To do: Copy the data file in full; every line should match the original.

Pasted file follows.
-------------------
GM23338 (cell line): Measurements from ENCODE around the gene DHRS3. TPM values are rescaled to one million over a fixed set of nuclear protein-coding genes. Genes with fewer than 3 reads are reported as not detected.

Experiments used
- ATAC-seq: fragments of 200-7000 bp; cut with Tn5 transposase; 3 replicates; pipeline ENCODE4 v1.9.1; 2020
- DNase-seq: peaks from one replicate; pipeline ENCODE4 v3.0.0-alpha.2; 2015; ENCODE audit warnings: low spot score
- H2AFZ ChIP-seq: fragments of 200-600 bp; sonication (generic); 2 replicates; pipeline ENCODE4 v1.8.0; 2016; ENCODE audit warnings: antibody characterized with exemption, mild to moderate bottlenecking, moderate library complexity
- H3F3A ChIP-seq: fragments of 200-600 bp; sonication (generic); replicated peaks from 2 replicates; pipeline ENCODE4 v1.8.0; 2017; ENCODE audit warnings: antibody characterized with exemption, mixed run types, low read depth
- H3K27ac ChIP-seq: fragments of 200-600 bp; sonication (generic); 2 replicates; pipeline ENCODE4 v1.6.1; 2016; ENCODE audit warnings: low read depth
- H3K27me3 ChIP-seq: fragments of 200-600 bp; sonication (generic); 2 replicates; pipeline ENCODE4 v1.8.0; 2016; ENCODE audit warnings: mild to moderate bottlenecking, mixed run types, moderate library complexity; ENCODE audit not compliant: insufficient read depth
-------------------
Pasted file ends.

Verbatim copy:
GM23338 (cell line): Measurements from ENCODE around the gene DHRS3. TPM values are rescaled to one million over a fixed set of nuclear protein-coding genes. Genes with fewer than 3 reads are reported as not detected.

Experiments used
- ATAC-seq: fragments of 200-7000 bp; cut with Tn5 transposase; 3 replicates; pipeline ENCODE4 v1.9.1; 2020
- DNase-seq: peaks from one replicate; pipeline ENCODE4 v3.0.0-alpha.2; 2015; ENCODE audit warnings: low spot score
- H2AFZ ChIP-seq: fragments of 200-600 bp; sonication (generic); 2 replicates; pipeline ENCODE4 v1.8.0; 2016; ENCODE audit warnings: antibody characterized with exemption, mild to moderate bottlenecking, moderate library complexity
- H3F3A ChIP-seq: fragments of 200-600 bp; sonication (generic); replicated peaks from 2 replicates; pipeline ENCODE4 v1.8.0; 2017; ENCODE audit warnings: antibody characterized with exemption, mixed run types, low read depth
- H3K27ac ChIP-seq: fragments of 200-600 bp; sonication (generic); 2 replicates; pipeline ENCODE4 v1.6.1; 2016; ENCODE audit warnings: low read depth
- H3K27me3 ChIP-seq: fragments of 200-600 bp; sonication (generic); 2 replicates; pipeline ENCODE4 v1.8.0; 2016; ENCODE audit warnings: mild to moderate bottlenecking, mixed run types, moderate library complexity; ENCODE audit not compliant: insufficient read depth